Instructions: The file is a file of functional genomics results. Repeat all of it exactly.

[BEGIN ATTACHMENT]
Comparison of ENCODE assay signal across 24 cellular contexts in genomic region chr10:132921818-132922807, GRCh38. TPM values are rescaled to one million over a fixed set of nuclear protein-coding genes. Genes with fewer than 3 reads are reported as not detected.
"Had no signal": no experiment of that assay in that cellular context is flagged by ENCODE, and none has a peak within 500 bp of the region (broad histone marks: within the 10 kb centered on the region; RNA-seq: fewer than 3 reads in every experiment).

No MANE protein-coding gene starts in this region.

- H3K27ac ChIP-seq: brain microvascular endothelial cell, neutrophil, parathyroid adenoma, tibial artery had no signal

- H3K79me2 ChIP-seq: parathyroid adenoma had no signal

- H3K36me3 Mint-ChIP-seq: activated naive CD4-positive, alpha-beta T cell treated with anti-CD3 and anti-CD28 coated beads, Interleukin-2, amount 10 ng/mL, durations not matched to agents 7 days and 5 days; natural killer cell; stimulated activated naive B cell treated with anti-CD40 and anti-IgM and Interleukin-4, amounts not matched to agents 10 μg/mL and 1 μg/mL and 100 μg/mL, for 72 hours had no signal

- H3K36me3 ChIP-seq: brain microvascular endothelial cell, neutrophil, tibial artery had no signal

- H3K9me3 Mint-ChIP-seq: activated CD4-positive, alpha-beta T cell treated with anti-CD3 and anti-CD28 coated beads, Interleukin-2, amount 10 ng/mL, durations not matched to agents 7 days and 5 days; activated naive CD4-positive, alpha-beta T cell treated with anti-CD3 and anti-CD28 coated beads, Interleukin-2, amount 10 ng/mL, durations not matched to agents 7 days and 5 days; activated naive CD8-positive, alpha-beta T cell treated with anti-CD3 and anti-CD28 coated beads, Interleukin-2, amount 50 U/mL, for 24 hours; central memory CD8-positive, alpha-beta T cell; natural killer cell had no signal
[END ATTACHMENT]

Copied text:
Comparison of ENCODE assay signal across 24 cellular contexts in genomic region chr10:132921818-132922807, GRCh38. TPM values are rescaled to one million over a fixed set of nuclear protein-coding genes. Genes with fewer than 3 reads are reported as not detected.
"Had no signal": no experiment of that assay in that cellular context is flagged by ENCODE, and none has a peak within 500 bp of the region (broad histone marks: within the 10 kb centered on the region; RNA-seq: fewer than 3 reads in every experiment).

No MANE protein-coding gene starts in this region.

- H3K27ac ChIP-seq: brain microvascular endothelial cell, neutrophil, parathyroid adenoma, tibial artery had no signal

- H3K79me2 ChIP-seq: parathyroid adenoma had no signal

- H3K36me3 Mint-ChIP-seq: activated naive CD4-positive, alpha-beta T cell treated with anti-CD3 and anti-CD28 coated beads, Interleukin-2, amount 10 ng/mL, durations not matched to agents 7 days and 5 days; natural killer cell; stimulated activated naive B cell treated with anti-CD40 and anti-IgM and Interleukin-4, amounts not matched to agents 10 μg/mL and 1 μg/mL and 100 μg/mL, for 72 hours had no signal

- H3K36me3 ChIP-seq: brain microvascular endothelial cell, neutrophil, tibial artery had no signal

- H3K9me3 Mint-ChIP-seq: activated CD4-positive, alpha-beta T cell treated with anti-CD3 and anti-CD28 coated beads, Interleukin-2, amount 10 ng/mL, durations not matched to agents 7 days and 5 days; activated naive CD4-positive, alpha-beta T cell treated with anti-CD3 and anti-CD28 coated beads, Interleukin-2, amount 10 ng/mL, durations not matched to agents 7 days and 5 days; activated naive CD8-positive, alpha-beta T cell treated with anti-CD3 and anti-CD28 coated beads, Interleukin-2, amount 50 U/mL, for 24 hours; central memory CD8-positive, alpha-beta T cell; natural killer cell had no signal